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LIVE LAUGH LOVE: July 2022

At 85,I vividly remember that day

It’s a Saturday afternoon in July 1986. I’m at home in High Bridge, New Jersey and it’s hot. Hot and sticky—and the lazy fan is not making a dent in the withering heat. I’m at the dining table writing the semi-annual report for the bank I work for, but it’s difficult because my deep-fried brain is stalled like an overheated jalopy.


The only thing I can think of is how good a cigarette would taste right now. My future husband and I are newly together and Jacques says he doesn’t like kissing an ashtray, so I quit smoking. I know my lungs will thank me for it.


My hair is sticking to the sides of my face and neck, so I go and get a hairbrush. Returning to the table, I brush my hair and pull it up onto the top of my head into a ponytail and put a band around it. Slight relief. Not a lot. I put the brush on the table and prod my brain to write. But my brain is urging my mouth to continue begging for a cigarette.


My mouth wants something, anything—mostly a cigarette—so I go into the kitchen and take a ripe peach from the bowl on the counter. I also grab a dish towel to protect my white linen shirt and pants.


Just as I sit back down and take a bite of that juicy peach, I hear the screen door open and shut and I listen to Jacques’ footsteps as he walks through the kitchen. My heart was aware of him even before he shut the screen door and it’s throbbing in my chest. He peeks into the dining room and that handsome smile lights up his face and his mesmerizing, cornflower blue eyes seize mine. I feel like a schoolgirl with my first crush, and I giggle a little.


Smelling of masculine sweat and freshly mowed grass, Jacques leans over my chair and kisses me on my peachy, juiced-up lips. Then he wordlessly takes the band out of my hair, picks up the hairbrush, and begins brushing my hair. I take another bite of the peach; the towel slips off me and peach juice runs down my chin onto my white linen pants. I don’t care. As he slowly and tenderly brushes my hair, I lean back against the chair and give myself over to the sensation in my scalp. The peach rolls out of my hand and plops on the floor. Jacques could shave my whole head and I wouldn’t stop him.


I forget about a cigarette.


A los 85 años, recuerdo claramente ese día

Por Ellen Wood

Es una tarde de sábado del mes de julio de 1986. Estoy en mi casa de High Bridge, Nueva Jersey, y hace calor. Se siente caliente y pegajoso —y el ventilador, perezoso, no hace nada para aliviar el tremendo bochorno. Estoy en la mesa del comedor escribiendo el informe semi anual del banco para el que trabajo, pero es difícil porque mi cerebro frito está trabado como el motor de un coche recalentado.


Solo puedo pensar es en lo bien que sabría un cigarrillo en este momento. Mi futuro esposo y yo acabamos de empezar nuestra relación, y Jacques dice que no le gusta besar un cenicero, así que dejé de fumar. Sé que los pulmones me lo agradecerán.


El cabello se me pega a los lados de la cara y el cuello, así que voy a buscar un cepillo. Al regresar a la mesa, me cepillo el pelo, me lo recojo en la parte superior de la cabeza en una cola de caballo y lo rodeo con una banda. Esto me produce un ligero alivio. No mucho. Dejo el cepillo sobre la mesa y animo al cerebro para que escriba. Pero el cerebro insta a la boca a seguir suplicando un cigarrillo.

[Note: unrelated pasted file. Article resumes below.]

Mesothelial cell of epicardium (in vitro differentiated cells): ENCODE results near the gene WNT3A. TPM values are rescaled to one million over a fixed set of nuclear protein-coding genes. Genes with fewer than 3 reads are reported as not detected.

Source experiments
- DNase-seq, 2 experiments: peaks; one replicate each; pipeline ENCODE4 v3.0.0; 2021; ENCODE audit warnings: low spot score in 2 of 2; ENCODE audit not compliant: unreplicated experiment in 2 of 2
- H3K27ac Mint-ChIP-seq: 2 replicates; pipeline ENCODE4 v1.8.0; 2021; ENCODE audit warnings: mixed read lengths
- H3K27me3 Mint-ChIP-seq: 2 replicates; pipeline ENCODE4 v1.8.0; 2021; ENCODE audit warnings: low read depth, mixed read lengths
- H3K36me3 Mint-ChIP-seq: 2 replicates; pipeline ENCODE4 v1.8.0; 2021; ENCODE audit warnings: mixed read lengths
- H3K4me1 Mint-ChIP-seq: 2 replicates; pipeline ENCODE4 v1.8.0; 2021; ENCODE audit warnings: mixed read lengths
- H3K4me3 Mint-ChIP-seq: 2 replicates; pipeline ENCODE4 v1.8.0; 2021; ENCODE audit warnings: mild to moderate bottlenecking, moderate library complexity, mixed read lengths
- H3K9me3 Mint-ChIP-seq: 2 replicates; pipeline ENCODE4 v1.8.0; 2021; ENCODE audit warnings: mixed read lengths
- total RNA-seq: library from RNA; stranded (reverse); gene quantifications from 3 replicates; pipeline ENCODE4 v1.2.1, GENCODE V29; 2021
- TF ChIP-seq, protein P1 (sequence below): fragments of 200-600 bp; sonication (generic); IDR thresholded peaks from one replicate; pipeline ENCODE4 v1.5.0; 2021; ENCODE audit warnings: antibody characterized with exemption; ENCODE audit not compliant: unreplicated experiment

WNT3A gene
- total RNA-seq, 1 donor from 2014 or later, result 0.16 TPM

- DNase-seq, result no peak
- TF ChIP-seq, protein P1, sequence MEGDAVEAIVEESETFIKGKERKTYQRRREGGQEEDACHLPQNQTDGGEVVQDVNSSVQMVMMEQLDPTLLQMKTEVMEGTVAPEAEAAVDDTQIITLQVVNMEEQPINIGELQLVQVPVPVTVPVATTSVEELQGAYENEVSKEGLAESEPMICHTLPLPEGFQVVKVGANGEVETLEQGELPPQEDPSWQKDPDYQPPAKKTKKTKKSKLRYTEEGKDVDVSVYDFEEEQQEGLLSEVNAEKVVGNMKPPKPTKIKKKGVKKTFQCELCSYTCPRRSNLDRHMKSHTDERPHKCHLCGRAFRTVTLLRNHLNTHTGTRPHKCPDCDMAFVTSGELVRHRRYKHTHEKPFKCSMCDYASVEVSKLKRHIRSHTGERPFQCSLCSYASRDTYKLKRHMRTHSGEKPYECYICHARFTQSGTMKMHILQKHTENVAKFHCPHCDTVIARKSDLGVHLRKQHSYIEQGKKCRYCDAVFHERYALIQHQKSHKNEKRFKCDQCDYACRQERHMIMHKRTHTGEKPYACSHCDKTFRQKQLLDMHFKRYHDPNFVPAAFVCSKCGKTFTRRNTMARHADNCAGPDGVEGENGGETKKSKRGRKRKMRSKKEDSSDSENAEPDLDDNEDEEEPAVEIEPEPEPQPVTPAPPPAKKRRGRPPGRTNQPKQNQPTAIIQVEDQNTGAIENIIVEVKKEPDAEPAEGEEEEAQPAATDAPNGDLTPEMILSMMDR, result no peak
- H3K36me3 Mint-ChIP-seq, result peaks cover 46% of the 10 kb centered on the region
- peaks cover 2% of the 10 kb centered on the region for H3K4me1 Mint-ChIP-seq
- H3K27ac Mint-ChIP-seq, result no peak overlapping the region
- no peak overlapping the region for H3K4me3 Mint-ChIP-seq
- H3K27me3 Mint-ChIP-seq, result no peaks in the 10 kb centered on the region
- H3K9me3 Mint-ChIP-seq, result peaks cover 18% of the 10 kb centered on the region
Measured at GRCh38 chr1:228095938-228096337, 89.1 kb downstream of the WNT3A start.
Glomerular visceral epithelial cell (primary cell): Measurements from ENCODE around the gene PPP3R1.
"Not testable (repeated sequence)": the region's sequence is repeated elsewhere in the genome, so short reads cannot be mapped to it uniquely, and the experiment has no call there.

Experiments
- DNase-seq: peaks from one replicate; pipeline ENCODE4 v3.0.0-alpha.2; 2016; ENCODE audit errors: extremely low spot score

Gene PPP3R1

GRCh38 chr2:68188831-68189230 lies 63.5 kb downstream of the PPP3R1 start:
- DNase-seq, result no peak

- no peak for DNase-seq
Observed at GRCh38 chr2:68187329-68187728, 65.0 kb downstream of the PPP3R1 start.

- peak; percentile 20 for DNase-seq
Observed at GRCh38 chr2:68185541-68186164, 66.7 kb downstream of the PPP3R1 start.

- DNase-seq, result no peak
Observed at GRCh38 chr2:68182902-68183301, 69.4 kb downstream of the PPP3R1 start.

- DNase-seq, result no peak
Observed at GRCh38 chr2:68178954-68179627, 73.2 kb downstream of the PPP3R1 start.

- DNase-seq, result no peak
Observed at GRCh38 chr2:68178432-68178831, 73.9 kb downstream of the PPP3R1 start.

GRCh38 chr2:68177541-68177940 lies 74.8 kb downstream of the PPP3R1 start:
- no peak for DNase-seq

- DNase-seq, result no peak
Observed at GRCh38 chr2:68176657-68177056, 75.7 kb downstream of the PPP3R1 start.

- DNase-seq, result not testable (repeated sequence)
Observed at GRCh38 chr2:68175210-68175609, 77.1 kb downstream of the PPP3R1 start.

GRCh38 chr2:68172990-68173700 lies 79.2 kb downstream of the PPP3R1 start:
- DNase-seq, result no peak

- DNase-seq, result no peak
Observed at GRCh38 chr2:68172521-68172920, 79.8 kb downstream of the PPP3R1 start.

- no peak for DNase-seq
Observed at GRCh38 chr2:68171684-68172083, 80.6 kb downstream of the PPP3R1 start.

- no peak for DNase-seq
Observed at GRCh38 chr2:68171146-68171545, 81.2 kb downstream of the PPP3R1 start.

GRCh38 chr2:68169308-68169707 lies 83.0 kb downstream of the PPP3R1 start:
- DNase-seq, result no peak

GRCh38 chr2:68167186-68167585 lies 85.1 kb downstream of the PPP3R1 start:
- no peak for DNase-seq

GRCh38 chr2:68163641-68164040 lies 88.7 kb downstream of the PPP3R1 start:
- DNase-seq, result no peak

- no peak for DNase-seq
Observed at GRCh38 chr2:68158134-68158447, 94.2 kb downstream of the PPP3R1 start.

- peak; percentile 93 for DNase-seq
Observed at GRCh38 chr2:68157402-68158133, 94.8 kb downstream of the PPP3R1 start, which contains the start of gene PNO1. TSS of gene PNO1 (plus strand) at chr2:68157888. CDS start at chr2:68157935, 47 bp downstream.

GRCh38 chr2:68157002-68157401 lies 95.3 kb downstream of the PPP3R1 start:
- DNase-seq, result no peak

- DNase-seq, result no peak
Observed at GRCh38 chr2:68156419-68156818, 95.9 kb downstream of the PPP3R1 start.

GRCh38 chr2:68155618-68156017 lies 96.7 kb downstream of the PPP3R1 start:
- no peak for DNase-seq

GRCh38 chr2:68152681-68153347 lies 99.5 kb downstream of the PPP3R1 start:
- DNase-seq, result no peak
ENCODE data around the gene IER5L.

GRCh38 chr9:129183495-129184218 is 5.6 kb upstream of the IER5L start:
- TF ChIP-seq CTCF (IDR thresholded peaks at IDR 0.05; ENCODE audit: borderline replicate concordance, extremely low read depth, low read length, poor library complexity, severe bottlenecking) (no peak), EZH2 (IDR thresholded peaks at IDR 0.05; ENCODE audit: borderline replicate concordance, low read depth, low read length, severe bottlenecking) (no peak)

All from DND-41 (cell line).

Mi boca quiere algo, cualquier cosa —especialmente un cigarrillo— así que voy a la cocina y tomo un melocotón maduro de la bandeja que está en el mostrador. También tomo un paño de cocina para proteger mi camisa y mis pantalones de lino blanco.


Justo cuando vuelvo a sentarme y le doy un mordisco a ese jugoso melocotón, escucho que la puerta mosquitera se abre y se cierra y oigo los pasos de Jacques mientras camina por la cocina. Mi corazón estaba consciente de él incluso antes de que cerrara la puerta y late con fuerza en mi pecho. Jacques se asoma al comedor y una hermosa sonrisa le ilumina el rostro. Sus fascinantes ojos azul aciano se apoderan de los míos. Me siento como una colegiala con mi primer amor y dejo escapar una risita.


Oliendo a sudor masculino y a hierba recién cortada, Jacques se inclina sobre mi silla y me besa en los labios, que tengo jugosos y con sabor a melocotón. Luego, en silencio, me quita la banda del cabello, toma el cepillo y comienza a cepillarme el cabello. Le doy otro mordisco al melocotón; la toalla se me resbala y el jugo de melocotón me corre por la barbilla hasta los pantalones de lino blanco. No me importa. Mientras Jacques me cepilla el cabello lenta y tiernamente, me recuesto en la silla y me entrego a las sensaciones que me pasan por el cuero cabelludo. El melocotón cae de mi mano al suelo. Jacques podría afeitarme toda la cabeza y no lo detendría.


Traducido por Teresa Dovalpage

Author

  • Ellen Wood

    Ellen Wood, born in 1936, is a prizewinning author, columnist and former management executive. After her youngest child began school, Ellen started an in-house ad agency and won 16 awards for annual report and advertising excellence, including 4 national awards. Five years after her mother died of Alzheimer’s, Ellen experienced early symptoms (she has the gene, APO-e4). At 68 she developed a program of mind/body/spirit techniques that proved so successful, she wrote and published “Think and Grow Young,” followed by “Joy! Joy! Joy!” (now retitled “The Secret Method for Growing Younger,” Volumes 1 and 2) and gave inspirational speeches. Since 2018 Ellen has been the ad agency for NorthStar Tire and Auto in Questa, NM. Ellen started painting in November of 2020, having dabbled at it in her 20s, and gave herself a new name: Maruška, her father’s middle name. She is overjoyed to be part of a big, loving, kindhearted family. You can find her paintings at www.northernnewmexicoartists.com/ellen-wood